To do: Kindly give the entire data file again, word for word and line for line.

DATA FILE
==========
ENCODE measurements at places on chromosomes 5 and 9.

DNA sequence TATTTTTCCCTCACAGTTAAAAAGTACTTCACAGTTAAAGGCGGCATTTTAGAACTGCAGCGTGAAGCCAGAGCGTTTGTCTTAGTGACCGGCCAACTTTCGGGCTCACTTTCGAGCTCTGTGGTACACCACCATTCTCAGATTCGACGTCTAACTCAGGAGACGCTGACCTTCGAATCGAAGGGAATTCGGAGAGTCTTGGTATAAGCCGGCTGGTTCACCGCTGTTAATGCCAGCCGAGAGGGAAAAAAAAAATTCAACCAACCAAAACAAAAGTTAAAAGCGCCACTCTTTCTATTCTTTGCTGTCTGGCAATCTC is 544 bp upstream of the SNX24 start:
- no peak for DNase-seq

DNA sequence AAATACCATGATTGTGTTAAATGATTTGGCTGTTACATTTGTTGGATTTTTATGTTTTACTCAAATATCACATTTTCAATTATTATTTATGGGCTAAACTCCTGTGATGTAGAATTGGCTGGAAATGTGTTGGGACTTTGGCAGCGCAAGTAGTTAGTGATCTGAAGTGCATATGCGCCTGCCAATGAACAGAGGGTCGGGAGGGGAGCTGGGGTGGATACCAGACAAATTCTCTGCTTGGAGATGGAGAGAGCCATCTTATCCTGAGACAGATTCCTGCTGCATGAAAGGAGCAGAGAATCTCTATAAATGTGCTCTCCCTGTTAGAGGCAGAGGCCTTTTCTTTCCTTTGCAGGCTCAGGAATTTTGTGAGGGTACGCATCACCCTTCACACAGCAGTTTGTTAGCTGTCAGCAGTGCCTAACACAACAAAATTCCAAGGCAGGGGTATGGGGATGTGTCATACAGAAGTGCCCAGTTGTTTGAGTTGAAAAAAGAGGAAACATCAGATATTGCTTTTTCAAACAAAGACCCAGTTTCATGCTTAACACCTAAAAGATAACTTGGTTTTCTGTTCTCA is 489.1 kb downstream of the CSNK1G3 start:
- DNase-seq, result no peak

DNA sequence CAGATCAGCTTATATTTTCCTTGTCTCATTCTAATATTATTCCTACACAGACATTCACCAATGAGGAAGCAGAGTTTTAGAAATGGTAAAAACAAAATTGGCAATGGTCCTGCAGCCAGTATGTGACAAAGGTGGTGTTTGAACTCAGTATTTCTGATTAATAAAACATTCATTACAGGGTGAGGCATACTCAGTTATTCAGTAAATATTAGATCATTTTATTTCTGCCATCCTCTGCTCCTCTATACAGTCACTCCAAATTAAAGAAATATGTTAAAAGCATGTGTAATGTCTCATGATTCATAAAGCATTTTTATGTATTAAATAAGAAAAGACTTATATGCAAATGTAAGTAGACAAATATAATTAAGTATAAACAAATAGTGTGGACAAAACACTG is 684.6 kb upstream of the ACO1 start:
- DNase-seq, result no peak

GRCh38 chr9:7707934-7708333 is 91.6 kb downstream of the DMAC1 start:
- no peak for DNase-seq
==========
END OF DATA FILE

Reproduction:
ENCODE measurements at places on chromosomes 5 and 9.

DNA sequence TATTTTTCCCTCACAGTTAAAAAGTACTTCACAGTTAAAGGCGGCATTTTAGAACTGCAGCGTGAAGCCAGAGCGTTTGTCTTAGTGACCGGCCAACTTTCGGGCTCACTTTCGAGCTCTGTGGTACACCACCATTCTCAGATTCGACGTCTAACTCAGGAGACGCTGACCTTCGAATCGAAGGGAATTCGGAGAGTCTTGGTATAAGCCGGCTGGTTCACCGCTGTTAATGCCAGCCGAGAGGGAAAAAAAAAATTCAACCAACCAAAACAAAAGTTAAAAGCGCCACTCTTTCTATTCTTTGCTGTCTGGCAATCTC is 544 bp upstream of the SNX24 start:
- no peak for DNase-seq

DNA sequence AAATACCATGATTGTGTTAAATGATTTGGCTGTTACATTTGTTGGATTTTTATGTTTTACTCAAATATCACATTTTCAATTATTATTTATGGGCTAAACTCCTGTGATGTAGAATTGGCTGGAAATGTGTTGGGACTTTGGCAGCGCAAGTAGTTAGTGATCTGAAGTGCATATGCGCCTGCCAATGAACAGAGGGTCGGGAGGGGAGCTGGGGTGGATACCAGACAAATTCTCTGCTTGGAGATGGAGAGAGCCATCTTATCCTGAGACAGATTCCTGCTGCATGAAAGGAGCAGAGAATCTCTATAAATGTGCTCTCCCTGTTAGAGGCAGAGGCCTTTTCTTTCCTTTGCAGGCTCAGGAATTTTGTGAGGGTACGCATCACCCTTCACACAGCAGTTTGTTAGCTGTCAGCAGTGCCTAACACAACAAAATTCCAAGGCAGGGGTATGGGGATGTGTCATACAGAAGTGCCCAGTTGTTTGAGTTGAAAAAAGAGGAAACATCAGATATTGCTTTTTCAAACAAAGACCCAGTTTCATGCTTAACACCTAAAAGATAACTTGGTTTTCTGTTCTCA is 489.1 kb downstream of the CSNK1G3 start:
- DNase-seq, result no peak

DNA sequence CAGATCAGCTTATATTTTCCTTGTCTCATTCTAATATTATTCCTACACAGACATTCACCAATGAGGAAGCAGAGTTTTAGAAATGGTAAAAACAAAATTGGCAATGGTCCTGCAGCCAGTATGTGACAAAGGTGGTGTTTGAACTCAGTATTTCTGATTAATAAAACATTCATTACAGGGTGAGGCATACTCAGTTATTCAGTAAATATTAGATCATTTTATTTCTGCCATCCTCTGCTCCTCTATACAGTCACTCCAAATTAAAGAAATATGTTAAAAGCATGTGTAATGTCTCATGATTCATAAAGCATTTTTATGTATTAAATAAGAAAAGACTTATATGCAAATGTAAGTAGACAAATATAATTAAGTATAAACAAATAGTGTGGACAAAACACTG is 684.6 kb upstream of the ACO1 start:
- DNase-seq, result no peak

GRCh38 chr9:7707934-7708333 is 91.6 kb downstream of the DMAC1 start:
- no peak for DNase-seq